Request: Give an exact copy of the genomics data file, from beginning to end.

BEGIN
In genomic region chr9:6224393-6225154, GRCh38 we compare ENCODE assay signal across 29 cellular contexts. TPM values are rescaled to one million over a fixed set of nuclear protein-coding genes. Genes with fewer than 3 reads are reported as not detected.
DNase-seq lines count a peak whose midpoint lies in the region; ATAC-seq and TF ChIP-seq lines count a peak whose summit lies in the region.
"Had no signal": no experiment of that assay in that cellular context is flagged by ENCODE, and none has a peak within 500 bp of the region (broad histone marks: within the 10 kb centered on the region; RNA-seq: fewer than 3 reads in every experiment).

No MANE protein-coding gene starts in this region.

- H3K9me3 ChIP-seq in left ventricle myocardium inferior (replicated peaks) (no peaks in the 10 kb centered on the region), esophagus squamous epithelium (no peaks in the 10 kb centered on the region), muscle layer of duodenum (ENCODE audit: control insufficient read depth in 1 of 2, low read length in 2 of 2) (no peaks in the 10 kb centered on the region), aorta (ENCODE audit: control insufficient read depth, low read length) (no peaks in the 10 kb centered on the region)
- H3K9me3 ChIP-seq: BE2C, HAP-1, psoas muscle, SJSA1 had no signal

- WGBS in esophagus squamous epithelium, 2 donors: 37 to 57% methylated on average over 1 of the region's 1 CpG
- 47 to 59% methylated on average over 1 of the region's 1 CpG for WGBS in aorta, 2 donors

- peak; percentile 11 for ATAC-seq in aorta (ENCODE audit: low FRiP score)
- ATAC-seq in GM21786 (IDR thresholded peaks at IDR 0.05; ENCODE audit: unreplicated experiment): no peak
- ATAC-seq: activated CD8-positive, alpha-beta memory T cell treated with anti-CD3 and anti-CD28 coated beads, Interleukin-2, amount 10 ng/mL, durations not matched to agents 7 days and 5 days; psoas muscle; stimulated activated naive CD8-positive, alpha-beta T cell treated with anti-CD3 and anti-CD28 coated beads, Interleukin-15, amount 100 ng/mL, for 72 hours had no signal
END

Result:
In genomic region chr9:6224393-6225154, GRCh38 we compare ENCODE assay signal across 29 cellular contexts. TPM values are rescaled to one million over a fixed set of nuclear protein-coding genes. Genes with fewer than 3 reads are reported as not detected.
DNase-seq lines count a peak whose midpoint lies in the region; ATAC-seq and TF ChIP-seq lines count a peak whose summit lies in the region.
"Had no signal": no experiment of that assay in that cellular context is flagged by ENCODE, and none has a peak within 500 bp of the region (broad histone marks: within the 10 kb centered on the region; RNA-seq: fewer than 3 reads in every experiment).

No MANE protein-coding gene starts in this region.

- H3K9me3 ChIP-seq in left ventricle myocardium inferior (replicated peaks) (no peaks in the 10 kb centered on the region), esophagus squamous epithelium (no peaks in the 10 kb centered on the region), muscle layer of duodenum (ENCODE audit: control insufficient read depth in 1 of 2, low read length in 2 of 2) (no peaks in the 10 kb centered on the region), aorta (ENCODE audit: control insufficient read depth, low read length) (no peaks in the 10 kb centered on the region)
- H3K9me3 ChIP-seq: BE2C, HAP-1, psoas muscle, SJSA1 had no signal

- WGBS in esophagus squamous epithelium, 2 donors: 37 to 57% methylated on average over 1 of the region's 1 CpG
- 47 to 59% methylated on average over 1 of the region's 1 CpG for WGBS in aorta, 2 donors

- peak; percentile 11 for ATAC-seq in aorta (ENCODE audit: low FRiP score)
- ATAC-seq in GM21786 (IDR thresholded peaks at IDR 0.05; ENCODE audit: unreplicated experiment): no peak
- ATAC-seq: activated CD8-positive, alpha-beta memory T cell treated with anti-CD3 and anti-CD28 coated beads, Interleukin-2, amount 10 ng/mL, durations not matched to agents 7 days and 5 days; psoas muscle; stimulated activated naive CD8-positive, alpha-beta T cell treated with anti-CD3 and anti-CD28 coated beads, Interleukin-15, amount 100 ng/mL, for 72 hours had no signal